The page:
The Budget: the Liberal Democrat influence

Earlier today the Liberal Democrat Press Office’s Phil Reilly tweeted, “Income Tax cut – from the front page of the @libdems manifesto to the pockets of 25m taxpayers”.

Certainly better to pick from the front page than the back page, as announcing a barcode would have been lacking a little in interest (except, perhaps, to one of my former economics lecturers, who once tried to persuade us that the checksums on barcodes matched up with a warning from the Bible and predicted an imminent Second Coming).

That however wasn’t the only major policy was a distinct Liberal Democrat flavour to it. So too was the news about pensions. As Stephen Williams MP put it, “Proposals for a £140 flat rate pension, together with the Lib Dem commitment of restoring the earnings link, will ensure our pensioners get a fair deal”.

HM Treasury logoBoth of those announcements were unsurprising, but one decision that had been up in the air was over the Green Investment Bank and how much power it really would have. George Osborne’s previous strange absence from the debate was put to rest when he announced a series of pieces of good news on the Green Investment Bank: starting a year earlier, £2 billion more in funds and, crucially, it can borrow. As Paul Waugh put it “Big victory for Cable”, not to mention Chris Huhne and Nick Clegg, who had taken the lead in settling the internal debate over how much powers to give.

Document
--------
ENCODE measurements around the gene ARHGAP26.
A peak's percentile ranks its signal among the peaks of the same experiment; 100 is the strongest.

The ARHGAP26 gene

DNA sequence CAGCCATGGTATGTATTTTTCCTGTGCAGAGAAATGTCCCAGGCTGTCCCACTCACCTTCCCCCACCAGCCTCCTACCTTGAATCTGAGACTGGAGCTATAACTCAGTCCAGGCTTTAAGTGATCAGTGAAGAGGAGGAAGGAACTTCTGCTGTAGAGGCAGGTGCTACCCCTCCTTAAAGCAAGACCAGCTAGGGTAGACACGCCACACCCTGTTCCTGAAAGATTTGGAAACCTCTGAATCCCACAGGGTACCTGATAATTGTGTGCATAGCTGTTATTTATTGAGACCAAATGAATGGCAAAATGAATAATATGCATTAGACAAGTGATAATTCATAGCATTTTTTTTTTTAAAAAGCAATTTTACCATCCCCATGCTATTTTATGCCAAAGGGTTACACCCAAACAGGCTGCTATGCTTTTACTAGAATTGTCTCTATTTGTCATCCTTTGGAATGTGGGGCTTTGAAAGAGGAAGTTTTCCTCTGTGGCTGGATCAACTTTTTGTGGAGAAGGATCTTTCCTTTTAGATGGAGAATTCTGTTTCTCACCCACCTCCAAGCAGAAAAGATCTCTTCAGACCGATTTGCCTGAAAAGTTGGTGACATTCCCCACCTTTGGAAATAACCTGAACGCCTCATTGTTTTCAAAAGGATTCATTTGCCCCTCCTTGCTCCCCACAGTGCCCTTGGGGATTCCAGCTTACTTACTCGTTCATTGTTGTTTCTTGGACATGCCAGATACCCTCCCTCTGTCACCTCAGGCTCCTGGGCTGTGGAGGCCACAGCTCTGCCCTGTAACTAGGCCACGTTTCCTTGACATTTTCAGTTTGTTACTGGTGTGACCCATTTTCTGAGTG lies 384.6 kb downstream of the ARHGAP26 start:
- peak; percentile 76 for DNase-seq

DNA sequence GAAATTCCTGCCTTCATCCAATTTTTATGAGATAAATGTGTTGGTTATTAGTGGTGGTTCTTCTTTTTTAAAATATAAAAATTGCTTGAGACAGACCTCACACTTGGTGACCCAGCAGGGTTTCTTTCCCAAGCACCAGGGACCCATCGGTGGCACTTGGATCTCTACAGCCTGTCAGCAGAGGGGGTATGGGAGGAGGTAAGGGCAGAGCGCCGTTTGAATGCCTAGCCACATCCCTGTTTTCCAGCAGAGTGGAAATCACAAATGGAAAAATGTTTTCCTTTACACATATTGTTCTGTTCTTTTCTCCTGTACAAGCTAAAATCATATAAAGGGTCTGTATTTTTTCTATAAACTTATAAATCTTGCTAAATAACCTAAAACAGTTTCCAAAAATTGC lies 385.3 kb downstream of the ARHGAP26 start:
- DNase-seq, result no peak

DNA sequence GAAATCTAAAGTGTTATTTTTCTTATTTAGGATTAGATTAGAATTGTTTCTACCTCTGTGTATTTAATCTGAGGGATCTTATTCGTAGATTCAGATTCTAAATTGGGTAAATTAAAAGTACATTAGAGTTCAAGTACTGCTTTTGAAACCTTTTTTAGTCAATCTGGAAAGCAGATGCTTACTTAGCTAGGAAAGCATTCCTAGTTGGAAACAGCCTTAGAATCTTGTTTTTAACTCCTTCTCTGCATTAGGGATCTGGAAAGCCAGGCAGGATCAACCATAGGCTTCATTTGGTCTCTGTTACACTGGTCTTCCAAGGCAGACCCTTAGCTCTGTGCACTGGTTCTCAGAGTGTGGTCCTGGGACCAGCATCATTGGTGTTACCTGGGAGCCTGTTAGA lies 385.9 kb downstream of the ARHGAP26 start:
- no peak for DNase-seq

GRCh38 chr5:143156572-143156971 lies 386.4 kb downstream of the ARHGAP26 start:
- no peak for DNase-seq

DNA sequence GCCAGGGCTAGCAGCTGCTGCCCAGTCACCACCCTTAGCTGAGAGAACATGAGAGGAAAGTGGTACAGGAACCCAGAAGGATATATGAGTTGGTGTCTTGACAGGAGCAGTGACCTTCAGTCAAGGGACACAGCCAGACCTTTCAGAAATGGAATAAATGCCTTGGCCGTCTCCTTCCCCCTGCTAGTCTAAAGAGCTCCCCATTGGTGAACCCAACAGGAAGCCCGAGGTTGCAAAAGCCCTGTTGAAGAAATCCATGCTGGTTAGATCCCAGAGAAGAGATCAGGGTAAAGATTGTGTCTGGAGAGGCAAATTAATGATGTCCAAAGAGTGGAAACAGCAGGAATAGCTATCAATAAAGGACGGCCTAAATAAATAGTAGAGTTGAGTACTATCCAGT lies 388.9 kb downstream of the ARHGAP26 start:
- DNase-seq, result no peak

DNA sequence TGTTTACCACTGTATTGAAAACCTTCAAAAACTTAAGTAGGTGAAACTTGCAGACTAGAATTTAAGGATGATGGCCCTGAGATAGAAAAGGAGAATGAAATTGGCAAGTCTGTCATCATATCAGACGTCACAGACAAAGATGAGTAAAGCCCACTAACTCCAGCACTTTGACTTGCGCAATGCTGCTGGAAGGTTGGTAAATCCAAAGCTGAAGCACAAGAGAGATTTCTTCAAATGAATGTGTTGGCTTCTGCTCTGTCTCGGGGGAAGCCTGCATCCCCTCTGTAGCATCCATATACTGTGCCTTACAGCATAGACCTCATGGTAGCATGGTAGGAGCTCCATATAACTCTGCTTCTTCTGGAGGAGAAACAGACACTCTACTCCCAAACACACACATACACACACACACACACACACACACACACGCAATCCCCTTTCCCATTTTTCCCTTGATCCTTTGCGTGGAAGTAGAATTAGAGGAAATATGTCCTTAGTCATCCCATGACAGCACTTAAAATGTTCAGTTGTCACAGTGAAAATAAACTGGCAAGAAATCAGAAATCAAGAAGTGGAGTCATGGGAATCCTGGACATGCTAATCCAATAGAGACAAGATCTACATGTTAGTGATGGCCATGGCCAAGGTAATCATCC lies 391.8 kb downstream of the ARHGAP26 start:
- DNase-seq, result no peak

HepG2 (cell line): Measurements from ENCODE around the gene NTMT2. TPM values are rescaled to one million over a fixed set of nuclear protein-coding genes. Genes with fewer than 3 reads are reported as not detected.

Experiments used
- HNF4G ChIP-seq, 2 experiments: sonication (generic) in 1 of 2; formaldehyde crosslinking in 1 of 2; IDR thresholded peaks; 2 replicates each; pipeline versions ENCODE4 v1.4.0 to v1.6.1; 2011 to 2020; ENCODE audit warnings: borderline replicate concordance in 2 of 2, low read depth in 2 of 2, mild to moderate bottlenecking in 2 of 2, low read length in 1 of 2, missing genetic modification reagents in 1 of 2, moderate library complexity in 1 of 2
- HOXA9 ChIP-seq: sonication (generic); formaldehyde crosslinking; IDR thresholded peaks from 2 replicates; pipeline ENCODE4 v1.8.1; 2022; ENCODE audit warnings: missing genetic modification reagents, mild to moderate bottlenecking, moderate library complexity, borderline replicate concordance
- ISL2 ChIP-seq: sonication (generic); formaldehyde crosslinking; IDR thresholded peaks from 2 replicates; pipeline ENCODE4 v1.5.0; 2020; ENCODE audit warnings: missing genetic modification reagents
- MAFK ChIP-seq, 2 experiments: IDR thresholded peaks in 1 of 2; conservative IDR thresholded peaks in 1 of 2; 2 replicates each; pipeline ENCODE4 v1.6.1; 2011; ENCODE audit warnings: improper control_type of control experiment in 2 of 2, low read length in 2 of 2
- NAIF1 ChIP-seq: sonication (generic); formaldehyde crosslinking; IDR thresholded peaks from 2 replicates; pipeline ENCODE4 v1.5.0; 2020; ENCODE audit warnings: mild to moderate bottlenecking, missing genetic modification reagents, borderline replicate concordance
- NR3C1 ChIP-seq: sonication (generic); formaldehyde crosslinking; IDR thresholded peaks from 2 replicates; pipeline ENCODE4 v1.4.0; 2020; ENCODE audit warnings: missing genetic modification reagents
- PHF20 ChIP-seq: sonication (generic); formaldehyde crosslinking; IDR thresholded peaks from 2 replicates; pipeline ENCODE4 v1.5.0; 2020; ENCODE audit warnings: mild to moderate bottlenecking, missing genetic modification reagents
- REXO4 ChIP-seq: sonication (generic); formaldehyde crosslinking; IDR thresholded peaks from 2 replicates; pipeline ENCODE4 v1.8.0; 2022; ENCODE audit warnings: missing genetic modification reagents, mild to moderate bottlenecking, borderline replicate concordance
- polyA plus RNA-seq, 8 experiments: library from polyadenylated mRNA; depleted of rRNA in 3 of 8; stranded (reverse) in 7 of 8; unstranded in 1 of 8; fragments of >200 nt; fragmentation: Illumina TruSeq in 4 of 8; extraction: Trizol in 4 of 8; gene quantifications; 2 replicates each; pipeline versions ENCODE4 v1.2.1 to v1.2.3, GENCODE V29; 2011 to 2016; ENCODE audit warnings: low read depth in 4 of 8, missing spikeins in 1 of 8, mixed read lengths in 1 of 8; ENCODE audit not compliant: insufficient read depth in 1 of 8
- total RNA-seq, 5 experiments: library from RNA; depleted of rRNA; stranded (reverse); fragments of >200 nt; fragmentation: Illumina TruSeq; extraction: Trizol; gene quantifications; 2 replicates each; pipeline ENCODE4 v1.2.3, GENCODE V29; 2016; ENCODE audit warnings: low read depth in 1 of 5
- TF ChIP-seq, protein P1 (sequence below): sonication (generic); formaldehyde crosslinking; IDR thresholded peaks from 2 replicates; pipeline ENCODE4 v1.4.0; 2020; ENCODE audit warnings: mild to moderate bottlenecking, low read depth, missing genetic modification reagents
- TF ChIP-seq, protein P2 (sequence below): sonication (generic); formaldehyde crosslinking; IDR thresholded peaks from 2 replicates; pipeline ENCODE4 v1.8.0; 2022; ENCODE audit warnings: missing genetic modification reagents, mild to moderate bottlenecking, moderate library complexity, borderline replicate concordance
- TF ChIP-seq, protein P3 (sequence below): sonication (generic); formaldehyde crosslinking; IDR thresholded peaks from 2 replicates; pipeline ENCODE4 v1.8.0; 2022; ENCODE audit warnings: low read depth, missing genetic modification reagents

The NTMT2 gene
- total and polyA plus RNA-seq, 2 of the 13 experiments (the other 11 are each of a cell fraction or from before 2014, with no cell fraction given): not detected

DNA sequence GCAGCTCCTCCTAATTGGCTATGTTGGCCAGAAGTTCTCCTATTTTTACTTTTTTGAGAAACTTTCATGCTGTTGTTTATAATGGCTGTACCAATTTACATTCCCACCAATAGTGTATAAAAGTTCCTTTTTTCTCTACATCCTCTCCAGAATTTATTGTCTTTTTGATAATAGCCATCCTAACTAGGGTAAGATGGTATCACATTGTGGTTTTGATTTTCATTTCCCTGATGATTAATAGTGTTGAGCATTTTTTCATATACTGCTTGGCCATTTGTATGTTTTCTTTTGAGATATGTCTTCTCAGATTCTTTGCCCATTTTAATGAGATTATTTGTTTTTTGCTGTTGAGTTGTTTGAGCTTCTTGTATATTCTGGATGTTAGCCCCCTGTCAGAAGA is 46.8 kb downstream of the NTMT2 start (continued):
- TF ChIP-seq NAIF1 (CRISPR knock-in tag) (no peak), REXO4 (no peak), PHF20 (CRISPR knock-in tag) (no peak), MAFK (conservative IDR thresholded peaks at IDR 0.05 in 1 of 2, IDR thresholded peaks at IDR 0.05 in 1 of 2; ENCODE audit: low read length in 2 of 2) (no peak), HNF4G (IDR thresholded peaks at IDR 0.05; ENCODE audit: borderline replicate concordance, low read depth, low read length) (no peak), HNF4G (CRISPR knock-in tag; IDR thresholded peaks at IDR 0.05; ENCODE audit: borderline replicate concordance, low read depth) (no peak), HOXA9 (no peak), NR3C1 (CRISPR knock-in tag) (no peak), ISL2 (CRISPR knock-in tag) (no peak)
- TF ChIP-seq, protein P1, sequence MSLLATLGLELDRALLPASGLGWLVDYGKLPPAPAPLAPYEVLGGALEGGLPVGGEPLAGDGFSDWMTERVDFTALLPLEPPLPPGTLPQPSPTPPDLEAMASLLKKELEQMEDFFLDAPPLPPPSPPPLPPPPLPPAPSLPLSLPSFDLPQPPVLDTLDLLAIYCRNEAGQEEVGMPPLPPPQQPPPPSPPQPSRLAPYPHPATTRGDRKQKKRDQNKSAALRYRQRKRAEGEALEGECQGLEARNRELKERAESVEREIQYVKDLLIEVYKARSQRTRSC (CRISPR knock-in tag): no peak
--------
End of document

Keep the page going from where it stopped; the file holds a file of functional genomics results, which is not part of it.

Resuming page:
Amongst the details was success for the long-standing Liberal Democrat calls for water rates relief in the South West, though overall the details did not add up to a particularly green budget, Green Investment Bank aside. The IFS’s initial analysis is that, “The Chancellor also insisted that green taxes will rise as a proportion of total receipts. This remains the case on current Treasury forecasts, but by the narrowest of margins”. Some of the non-financial measures, such as the new standard for zero-carbon homes, give the Budget a greater overall green tinge than the pure financial numbers show. How deep that tinge is will depend on how measures such as the presumption in favour of sustainable development pan out when the details are settled.

Here’s the email from Nick Clegg to party supporters about the Budget:

Today the coalition government has announced a budget that will return the UK to sustainable and balanced economic growth and which puts helping Alarm Clock Britain at its heart.